All-America’s Picks: A win for home gardeners—and plant breeders, too

All-America’s Picks: A win for home gardeners—and plant breeders, too

Anyone who has scanned retail shelves of home garden seeds has seen—and perhaps been positively influenced by—the All-America Selections “winner” label carried by a small number of high-performing flower and edible crop seeds. But it’s not just home gardeners who benefit from the AAS awards program: it’s important for the seed industry, too.

For 94 years, All-America Selections (AAS), an independent non-profit plant testing organization, has tested new, never-before-sold varieties of annual, perennial and edible crops bred for the home garden market, celebrating the best of the best. Best with the prestigious AAS award. The award is more than just a pat on the back for the winners: it has industry-wide value.

“A rising tide lifts all ships… What I feel AAS does for the industry is always improving the value and quality that the end consumer gets because it’s been tested,” said Diane Blazek, executive director of AAS, during a Giant Views conversation with Seed World US editor Amy Nelson in 63 American Seed Trade Association: “It’s been tested against other really good varieties.”Research and development Annual Vegetable and Flower Seed Conference in Monterey, California.

The fact that breeders are willing to donate seeds and cuttings — not only to compete for an AAS award, but also to serve as experimental control or variety screening — shows the value the plant breeding community sees in the AAS process, Blazek added.

“If you are a breeder, you might donate one of your best-selling products in exchange for a trial entry. What if that entry performs better and displaces (your variety) in the market? However, all of these breeders continue to donate seeds and cuttings for comparisons,” she said. “This tells us the value.” They attach it to the trial process.”

Each variety submitted undergoes anonymous trials conducted by volunteer horticultural judges throughout North America. Judges evaluate items based on experimental performance against experimental control items. If the new variety outperforms market standards in terms of yield, health, etc. without major production defects, it is reviewed for an AAS award. Only the best are awarded the title of AAS Winner. The number of winners varies from year to year: up to six winners during the coronavirus and up to 30 winners. The numbers vary because winners are judged individually on their own merits, rather than in comparison to the year’s other contenders.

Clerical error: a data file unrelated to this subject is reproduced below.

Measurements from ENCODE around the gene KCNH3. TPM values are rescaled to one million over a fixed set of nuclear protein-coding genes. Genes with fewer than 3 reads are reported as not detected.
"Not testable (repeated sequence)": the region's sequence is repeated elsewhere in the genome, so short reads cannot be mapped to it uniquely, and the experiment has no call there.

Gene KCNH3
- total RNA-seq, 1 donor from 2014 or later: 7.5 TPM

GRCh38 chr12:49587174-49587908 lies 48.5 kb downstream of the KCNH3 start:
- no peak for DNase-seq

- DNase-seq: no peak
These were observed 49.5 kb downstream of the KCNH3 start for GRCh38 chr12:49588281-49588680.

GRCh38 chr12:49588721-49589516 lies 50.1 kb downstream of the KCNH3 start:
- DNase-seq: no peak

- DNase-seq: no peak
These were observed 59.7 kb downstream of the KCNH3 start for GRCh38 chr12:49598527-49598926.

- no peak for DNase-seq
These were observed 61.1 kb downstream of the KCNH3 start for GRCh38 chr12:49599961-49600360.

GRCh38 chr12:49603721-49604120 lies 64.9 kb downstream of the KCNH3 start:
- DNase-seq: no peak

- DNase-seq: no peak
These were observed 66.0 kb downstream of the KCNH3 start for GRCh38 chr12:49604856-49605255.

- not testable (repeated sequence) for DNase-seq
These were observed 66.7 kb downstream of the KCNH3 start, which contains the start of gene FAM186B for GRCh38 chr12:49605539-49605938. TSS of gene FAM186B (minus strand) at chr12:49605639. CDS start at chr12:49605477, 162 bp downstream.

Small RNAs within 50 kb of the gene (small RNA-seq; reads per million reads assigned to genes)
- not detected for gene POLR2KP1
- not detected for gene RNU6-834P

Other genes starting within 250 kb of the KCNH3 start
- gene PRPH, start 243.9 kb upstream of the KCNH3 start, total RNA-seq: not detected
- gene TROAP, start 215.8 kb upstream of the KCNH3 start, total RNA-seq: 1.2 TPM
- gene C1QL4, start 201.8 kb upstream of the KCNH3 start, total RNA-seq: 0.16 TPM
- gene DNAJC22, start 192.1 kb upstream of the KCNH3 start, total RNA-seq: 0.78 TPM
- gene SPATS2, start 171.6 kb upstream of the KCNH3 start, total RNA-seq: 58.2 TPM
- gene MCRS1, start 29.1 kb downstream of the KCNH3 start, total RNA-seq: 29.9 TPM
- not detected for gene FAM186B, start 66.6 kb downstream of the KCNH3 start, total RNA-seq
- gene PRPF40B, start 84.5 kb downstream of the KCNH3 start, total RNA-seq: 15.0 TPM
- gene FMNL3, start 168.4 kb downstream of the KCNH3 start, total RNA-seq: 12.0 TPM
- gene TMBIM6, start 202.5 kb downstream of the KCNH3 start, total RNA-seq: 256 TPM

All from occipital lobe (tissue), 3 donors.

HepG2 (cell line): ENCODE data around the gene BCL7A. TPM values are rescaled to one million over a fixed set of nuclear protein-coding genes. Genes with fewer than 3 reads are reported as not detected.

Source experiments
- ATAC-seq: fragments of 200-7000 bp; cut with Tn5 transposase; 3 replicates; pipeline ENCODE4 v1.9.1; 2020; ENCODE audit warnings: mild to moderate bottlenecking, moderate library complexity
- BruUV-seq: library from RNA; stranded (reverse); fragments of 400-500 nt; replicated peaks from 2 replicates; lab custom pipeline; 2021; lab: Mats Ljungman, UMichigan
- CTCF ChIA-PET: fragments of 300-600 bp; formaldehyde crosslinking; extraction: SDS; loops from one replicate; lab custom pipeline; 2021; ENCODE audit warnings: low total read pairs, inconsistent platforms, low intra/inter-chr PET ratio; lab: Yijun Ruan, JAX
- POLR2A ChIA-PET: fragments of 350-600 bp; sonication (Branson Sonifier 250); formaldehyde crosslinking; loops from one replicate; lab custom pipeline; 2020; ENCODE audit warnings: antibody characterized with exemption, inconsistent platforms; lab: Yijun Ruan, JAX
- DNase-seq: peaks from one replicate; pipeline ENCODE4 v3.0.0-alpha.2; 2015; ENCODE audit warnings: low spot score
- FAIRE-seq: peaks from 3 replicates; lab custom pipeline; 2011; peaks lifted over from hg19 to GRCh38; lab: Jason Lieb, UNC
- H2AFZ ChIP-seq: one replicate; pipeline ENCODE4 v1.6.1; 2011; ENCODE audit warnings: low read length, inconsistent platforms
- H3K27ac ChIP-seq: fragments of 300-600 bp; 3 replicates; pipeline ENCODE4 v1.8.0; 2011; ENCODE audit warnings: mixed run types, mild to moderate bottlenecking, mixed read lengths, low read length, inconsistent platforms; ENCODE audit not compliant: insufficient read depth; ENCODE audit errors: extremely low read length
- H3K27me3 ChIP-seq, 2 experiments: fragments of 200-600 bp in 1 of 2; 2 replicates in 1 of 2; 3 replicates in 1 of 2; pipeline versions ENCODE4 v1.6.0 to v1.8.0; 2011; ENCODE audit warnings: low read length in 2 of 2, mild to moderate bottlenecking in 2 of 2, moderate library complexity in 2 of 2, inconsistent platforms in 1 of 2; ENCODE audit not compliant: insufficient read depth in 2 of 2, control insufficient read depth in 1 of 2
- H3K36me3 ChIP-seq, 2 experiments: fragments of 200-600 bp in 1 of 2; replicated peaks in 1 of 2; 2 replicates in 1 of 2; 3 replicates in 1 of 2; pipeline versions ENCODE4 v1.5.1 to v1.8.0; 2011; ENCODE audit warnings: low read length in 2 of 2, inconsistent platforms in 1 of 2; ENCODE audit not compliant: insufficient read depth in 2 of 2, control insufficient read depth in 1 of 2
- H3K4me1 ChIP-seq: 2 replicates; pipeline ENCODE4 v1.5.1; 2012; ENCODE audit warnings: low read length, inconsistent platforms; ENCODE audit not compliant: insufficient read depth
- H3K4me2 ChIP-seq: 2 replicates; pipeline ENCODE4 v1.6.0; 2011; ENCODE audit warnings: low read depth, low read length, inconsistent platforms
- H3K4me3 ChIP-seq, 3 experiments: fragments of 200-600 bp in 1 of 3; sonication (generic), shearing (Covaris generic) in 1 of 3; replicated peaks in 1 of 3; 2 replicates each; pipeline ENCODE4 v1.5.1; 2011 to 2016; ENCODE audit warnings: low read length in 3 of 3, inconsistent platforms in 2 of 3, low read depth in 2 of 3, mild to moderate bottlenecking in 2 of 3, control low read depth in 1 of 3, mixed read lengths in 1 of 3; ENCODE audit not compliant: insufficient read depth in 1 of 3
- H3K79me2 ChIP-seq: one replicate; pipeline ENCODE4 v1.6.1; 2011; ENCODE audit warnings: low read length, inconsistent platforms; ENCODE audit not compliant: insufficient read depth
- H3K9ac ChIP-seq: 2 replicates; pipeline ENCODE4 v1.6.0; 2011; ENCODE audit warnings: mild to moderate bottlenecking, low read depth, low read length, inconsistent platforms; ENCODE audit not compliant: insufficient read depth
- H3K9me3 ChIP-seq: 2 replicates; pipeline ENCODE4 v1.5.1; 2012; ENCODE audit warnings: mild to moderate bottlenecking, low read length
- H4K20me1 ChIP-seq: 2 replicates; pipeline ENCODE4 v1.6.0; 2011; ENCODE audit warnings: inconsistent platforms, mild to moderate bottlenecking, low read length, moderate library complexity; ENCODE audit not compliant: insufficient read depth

It’s not surprising that there’s a notable benefit to successfully winning an AAS award and leveraging the AAS brand, Blazek said.

“We know there’s a huge advantage in terms of sales to having an AAS winner. I just met with a retailer who said, ‘Oh my God: we’re always going to feature AAS winners because they sell Years who (continue to offer it) on their website and can’t believe how many seed packets are being sold because it’s an established AAS winner.”

Winning is not the only benefit for companies. Being part of the arbitration process also offers advantages.

“It can be a very good asset for a company to be involved in the trial process, especially if you’re a broker, dealer or retailer and you want to see what’s coming from breeders: then you might want to become an AAS trial site,” Blazek said. You can see what other breeders are coming up with because as a judge you see all the new things.”

Over its 14 years with AAS, the biggest market shift Blazek has seen is the compact plant frame geared toward patio and container gardening.

The change is “enough that we’ve added three new experiments to our range because we’ve always done experiments on the ground, and now we have experiments in containers,” she said. “Especially in the world of edible vegetables, we know that people want to grow cucumbers on their balconies, and you can do that now.” Through the new education work that will emerge.”

Another big shift she said she’s seeing in the breeding market is the ever-increasing gains in plant health.

“Breeders want to make the home gardener more successful, so disease resistance ranks very high on the list and is one of the traits we most commonly judge.”

Naturally, climate change and sustainability are at the forefront of the plant breeding community’s concerns.

“Breeders are already working on things with lower water needs, and that makes all the difference in the world for the home gardener,” Blazek said, adding that the organization is considering options to prioritize sustainability metrics in the judging process as well.

For more information about the AAS, visit

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